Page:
> that require more depth than simple skills. A site like quora where
> students can ask questions may be a good start, but it is more useful for
> in-process guidance than evaluating the application of what has been
> Our approach to this problem at Still Water has been to build a tool for
> peer evaluation of iteratively created projects called The Pool (
> http://pool.newmedia.umaine.edu/). The Pool provides mechanisms for
> giving both text comments and numeric ratings on in-progress work--and in
> The Pool, all work is "in-progress" because it doesn’t recognize that a
> project is ever definitively finished. We based its feedback model on
> critique instead of grading in an attempt make an online, asynchronous
> system that goes beyond grading multiple guess quizzes.
> Since its inception The Pool has expanded from one class to multiple
> classes at the University of Maine, and in the past couple years to a
> handful of universities, including UC Berkeley, UC Santa Cruz, and USC. So
> far it's harbored 1200 participants exchanging 9000 reviews. This
> cross-campus feedback has made for some interesting discoveries about
> cultural differences between students on different campuses.
> The current implementation of The Pool is not scalable to larger groups of
> students for some fundamental technical and interface reasons. But the
> issue we’d like to discuss with the list is what a system with the same
> goals--ongoing, deep evaluation of complex learning--would look like if it
> were designed to work on the same scale as, say, the Khan Academy. Is peer
> feedback sufficient to meet those goals? If so, quality would somehow need
> to be controlled so that it doesn’t turn into a stream of YouTube comments,
> and if not some other method would have to be used to deal with large
> volumes of students. Would the sort of social interaction created by such a
> system move a site like Khan out of the skill acquisition space and closer
> to the more rounded goals of academia? If not, what would?
> - John
> On Sep 5, 2011, at 12:57 PM, Jon Ippolito wrote:
> > Thanks to Trebor Scholz and Caroline Buck for inviting my Still Water
> colleague John Bell and me to contribute to this discussion. This week we'd
> like to flip the Self / Community coin upside down to consider the community
> underpinnings necessary to promote DIY learning.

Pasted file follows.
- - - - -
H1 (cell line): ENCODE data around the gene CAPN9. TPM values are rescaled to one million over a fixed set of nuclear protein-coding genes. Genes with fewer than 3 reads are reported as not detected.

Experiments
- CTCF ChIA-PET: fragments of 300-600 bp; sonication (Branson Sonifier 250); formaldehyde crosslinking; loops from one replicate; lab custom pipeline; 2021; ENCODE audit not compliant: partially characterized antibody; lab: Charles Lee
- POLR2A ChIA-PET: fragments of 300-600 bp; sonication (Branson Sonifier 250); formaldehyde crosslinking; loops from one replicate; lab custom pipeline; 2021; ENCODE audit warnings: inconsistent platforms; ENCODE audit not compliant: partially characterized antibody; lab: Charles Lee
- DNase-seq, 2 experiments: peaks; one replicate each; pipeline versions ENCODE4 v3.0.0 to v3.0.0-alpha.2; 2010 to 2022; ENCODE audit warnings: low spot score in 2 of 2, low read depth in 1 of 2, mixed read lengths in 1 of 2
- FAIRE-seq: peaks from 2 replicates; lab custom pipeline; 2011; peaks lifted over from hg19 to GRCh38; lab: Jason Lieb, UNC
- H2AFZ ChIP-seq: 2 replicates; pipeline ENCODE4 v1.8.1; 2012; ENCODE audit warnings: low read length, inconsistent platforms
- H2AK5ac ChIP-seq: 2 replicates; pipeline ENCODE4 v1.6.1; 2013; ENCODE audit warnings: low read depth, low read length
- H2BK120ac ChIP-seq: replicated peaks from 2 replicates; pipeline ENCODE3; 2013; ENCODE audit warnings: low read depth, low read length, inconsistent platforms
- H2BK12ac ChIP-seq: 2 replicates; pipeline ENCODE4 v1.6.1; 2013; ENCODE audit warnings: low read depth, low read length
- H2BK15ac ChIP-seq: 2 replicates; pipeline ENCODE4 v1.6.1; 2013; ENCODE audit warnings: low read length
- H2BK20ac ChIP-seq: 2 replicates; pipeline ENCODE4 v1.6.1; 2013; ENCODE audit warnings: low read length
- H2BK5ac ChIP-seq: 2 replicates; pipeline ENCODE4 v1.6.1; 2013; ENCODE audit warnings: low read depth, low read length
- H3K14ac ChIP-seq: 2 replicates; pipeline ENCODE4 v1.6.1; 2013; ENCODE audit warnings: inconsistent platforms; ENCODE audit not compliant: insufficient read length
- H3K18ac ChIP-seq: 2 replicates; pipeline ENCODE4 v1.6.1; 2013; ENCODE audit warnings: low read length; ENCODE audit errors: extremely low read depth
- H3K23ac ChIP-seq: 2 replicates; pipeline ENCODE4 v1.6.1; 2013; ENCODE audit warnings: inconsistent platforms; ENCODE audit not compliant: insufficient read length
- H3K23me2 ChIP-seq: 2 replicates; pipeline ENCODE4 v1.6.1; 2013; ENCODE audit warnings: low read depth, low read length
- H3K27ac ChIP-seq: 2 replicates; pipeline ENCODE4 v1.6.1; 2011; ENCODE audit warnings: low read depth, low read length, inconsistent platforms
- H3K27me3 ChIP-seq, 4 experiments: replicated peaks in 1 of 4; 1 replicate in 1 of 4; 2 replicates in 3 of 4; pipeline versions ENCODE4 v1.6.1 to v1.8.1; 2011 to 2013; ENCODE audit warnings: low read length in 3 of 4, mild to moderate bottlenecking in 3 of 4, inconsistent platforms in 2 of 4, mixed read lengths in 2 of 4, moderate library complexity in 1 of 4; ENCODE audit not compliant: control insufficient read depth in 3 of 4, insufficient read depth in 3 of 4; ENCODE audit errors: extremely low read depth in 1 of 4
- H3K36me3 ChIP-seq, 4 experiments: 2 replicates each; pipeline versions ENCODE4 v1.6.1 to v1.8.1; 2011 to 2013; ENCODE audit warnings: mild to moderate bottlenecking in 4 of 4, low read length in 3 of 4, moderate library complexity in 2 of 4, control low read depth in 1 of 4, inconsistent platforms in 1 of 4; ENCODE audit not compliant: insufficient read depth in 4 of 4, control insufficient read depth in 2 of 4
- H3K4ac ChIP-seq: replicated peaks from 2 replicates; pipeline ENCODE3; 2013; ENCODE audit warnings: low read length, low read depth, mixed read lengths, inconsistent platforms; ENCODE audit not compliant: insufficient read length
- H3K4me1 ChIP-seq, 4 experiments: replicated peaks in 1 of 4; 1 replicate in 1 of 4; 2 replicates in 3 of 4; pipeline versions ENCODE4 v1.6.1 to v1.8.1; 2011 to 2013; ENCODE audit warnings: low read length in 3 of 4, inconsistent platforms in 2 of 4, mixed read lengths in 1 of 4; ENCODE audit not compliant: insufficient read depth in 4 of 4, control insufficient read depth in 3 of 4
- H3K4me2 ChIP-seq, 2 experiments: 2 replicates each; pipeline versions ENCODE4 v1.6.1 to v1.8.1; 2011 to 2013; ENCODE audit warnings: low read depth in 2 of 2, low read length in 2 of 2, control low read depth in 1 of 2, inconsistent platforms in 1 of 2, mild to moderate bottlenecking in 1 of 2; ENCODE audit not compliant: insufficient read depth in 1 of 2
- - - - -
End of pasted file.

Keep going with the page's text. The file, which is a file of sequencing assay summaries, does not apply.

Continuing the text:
> > First our bios:
> > John Bell is a Web developer and data artist based in Maine. He has
> contributed to the development of The Pool, a system for fostering and
> documenting distributed creativity in digital arts; released several
> open-source web authoring tools; and given birth to an artificial
> intelligence that accidentally committed suicide. Many of his projects
> focus on trust in online communities and maintaining intellectual integrity
> in environments where there are few consequences to ignoring it. His work
> has been featured in Wired online and he presented CodePlay at UMe at Ars
> Electronica's Electrolobby Kitchen in 2003. He holds an Intermedia MFA from
> the University of Maine and is currently a research fellow for the
> University's Still Water lab, working on the Variable Media Network's
> "Forging the Future" project.
> > I'm an artist, writer, and curator (http://three.org/ippolito/) who
> co-directs Still Water with Joline Blais. I see my career goal as building
> creative networks that can hold up to media monopolies (
> http://three.org/openart), accelerated obsolescence (
> http://variablemedia.net/), and co-optation by academia (
> > With those introductions out of the way, I'm passing the ball to John to
> frame some questions about whether DIY education can be ramped up to the
> scale necessary for crowdsourced feedback, without degrading into lectures
> or mobocracy.
> > Looking forward!
> > jon
> > ______________________________
> > Still Water--what networks need to thrive.
> > http://still-water.net/